January 24th, 2008

ozarque figure

Eldering; quotation....

I found this prayer -- titled, oddly, "Age Is Wasted On The Young" -- on page 30 of the April 2004 Harper's, where it's said to come from "the Spiritual Letters section of LibraryOnline Inc." I went to their website this morning, and the site map now shows no "Spiritual Letters" section -- but since this is a membership site ($39.95 a year), it may be that it's still there somewhere. I also went to the Harper's site, where I was told that access to the text is limited to subscribers, and I can't find it anywhere else on the Net. Here's a "fair use" snippet, therefore, that will be enough to show you how the rest of it goes...

"Dear Lord,
... Keep me from the fatal habit of thinking that I must say something on every subject and on every occasion. Release me from craving to straighten out everybody else's affairs. ....
Amen."
ozarque figure

Eldering; what it's like being 70...

Let's tackle the part about aches and pains first, and get that over with, because it's a real downer. Always hurting is miserable, whether you're 70 or 20 or 9, and I'm against it -- but there it is. If you've never had much discomfort before, all the aches and pains of Being Old come as a shock; my mother reacted to them with total outrage, and flatly refused, to her dying day, to believe that doctors really can't do anything about them. If you've had the misfortune to suffer from chronic discomfort in your younger years, the weight of all those years grows heavy as you get older. And after all those years, any new ache or pain seems horribly unfair. Some elders, after so many years of practice, develop a sort of skill at enduring discomfort, becoming what is referred to in the medical literature as "the stoical elderly." That's a good thing in many ways, because they're saved the trouble of constant complaining, and the language environment around them is improved thereby; on the other hand, it can mean that they put up with needless discomfort -- discomfort about which something actually could be done, if other people knew it was going on. The aches and pains are made worse by two additional factors: You gradually lose your ability to adjust properly to heat and to cold; and your bones turn into barometers that complain loudly as every weather front goes through.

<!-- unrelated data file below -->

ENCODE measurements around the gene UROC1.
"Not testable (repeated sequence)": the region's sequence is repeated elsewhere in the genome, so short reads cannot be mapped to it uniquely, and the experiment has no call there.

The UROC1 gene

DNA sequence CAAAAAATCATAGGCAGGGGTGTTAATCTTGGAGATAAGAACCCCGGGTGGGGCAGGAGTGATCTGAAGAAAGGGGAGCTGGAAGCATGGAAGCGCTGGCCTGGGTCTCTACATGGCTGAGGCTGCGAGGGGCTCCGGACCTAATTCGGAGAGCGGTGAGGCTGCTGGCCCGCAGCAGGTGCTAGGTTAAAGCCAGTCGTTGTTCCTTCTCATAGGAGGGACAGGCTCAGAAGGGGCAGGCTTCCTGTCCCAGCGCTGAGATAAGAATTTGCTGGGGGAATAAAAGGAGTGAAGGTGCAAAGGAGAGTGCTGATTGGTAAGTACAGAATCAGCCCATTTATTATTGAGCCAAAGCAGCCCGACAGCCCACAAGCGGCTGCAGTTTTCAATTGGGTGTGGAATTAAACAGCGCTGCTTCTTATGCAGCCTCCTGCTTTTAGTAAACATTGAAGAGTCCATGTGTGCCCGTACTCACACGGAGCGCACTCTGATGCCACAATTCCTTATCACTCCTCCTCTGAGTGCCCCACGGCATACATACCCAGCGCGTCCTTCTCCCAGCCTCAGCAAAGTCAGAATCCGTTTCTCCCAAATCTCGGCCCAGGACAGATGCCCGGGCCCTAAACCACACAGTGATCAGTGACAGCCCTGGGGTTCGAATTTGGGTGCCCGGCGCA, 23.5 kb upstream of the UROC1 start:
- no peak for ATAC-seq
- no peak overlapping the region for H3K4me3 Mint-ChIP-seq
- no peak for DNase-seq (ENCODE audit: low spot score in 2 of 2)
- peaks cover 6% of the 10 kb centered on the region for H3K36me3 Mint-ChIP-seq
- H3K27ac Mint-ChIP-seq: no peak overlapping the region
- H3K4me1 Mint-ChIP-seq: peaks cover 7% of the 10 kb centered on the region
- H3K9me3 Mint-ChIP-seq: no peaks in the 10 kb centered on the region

Moving on...

Your perception of time changes; it speeds up drastically. So that things you have to do regularly seem to come at you every few minutes. You know, logically, that it's been five days since you last did the laundry, but your perception is that you did it five minutes ago and here it is again, needing to be done again. This turns minor tasks into blasted nuisances, because you feel as if you're doing them constantly, and you never have that feeling of satisfaction that lets you say, "There! That's done now, and I don't have to do it again for a whole week!"

Everything you do becomes more complicated. Everything. I can't clean properly any more, because I'm too short now to reach so many places I need to reach, and my balance is so poor that standing on a stepladder would be truly stupid. I can only reach high enough to clean the bottom half of the mirror in my bathroom, which is just plain infuriating. I can't prune properly, because I'm not physically strong enough any more to use my clippers on anything much bigger around than a tiny twig. I can't work properly any more, because I get tired so much more quickly than I used to. My clothes don't fit properly, because my body is so differently shaped than it used to be. Doing my hair is a hilarious experience. Just getting dressed well enough to go out in public without frightening the children is complicated. Feh.